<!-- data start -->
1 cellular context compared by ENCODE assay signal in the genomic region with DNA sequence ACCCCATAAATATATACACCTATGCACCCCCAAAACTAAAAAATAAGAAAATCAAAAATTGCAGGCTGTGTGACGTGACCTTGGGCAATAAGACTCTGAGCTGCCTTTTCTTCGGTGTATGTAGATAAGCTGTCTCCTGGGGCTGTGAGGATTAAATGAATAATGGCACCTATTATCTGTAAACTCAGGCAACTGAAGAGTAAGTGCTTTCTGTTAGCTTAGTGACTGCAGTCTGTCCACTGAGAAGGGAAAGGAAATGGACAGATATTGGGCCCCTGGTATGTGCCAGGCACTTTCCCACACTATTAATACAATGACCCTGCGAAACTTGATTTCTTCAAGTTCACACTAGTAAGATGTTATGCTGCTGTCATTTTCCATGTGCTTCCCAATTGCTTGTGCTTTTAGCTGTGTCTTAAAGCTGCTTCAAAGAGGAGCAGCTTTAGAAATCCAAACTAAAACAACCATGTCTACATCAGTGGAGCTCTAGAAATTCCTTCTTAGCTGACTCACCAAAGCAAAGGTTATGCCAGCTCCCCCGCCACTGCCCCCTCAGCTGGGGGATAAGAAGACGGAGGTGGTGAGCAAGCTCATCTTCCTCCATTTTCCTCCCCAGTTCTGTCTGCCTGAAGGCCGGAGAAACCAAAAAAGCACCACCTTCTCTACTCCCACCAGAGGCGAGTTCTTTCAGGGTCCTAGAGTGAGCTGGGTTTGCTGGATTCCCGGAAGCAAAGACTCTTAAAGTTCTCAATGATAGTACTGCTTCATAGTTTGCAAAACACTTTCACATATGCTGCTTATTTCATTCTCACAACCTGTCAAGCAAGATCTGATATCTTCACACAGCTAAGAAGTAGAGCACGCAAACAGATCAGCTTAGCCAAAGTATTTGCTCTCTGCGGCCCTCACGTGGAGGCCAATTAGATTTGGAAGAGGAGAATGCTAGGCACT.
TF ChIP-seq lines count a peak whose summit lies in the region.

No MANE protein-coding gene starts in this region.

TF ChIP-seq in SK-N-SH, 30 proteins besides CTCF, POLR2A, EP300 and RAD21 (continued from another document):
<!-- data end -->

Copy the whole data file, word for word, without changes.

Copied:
1 cellular context compared by ENCODE assay signal in the genomic region with DNA sequence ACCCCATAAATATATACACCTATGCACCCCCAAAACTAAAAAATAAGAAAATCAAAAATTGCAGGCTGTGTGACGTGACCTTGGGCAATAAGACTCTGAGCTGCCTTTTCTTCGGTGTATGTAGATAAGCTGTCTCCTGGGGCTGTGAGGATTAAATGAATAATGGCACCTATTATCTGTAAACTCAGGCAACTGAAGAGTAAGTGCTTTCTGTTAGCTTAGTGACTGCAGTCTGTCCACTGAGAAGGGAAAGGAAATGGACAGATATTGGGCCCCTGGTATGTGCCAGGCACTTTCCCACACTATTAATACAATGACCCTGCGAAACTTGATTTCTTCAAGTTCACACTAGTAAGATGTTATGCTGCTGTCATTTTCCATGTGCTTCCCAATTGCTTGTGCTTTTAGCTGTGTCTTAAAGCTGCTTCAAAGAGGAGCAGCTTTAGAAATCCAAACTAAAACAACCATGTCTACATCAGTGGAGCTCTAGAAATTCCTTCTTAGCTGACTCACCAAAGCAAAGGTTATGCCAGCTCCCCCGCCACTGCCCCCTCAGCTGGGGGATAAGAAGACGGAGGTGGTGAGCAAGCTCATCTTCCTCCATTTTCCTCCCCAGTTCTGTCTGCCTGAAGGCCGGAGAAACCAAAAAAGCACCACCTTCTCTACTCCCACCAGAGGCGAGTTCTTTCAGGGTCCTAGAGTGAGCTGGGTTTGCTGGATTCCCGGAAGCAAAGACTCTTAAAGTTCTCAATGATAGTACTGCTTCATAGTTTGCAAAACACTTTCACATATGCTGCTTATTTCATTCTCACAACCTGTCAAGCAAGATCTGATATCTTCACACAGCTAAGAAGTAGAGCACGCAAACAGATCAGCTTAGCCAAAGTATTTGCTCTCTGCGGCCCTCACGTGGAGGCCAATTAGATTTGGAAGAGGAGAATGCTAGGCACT.
TF ChIP-seq lines count a peak whose summit lies in the region.

No MANE protein-coding gene starts in this region.

TF ChIP-seq in SK-N-SH, 30 proteins besides CTCF, POLR2A, EP300 and RAD21 (continued from another document):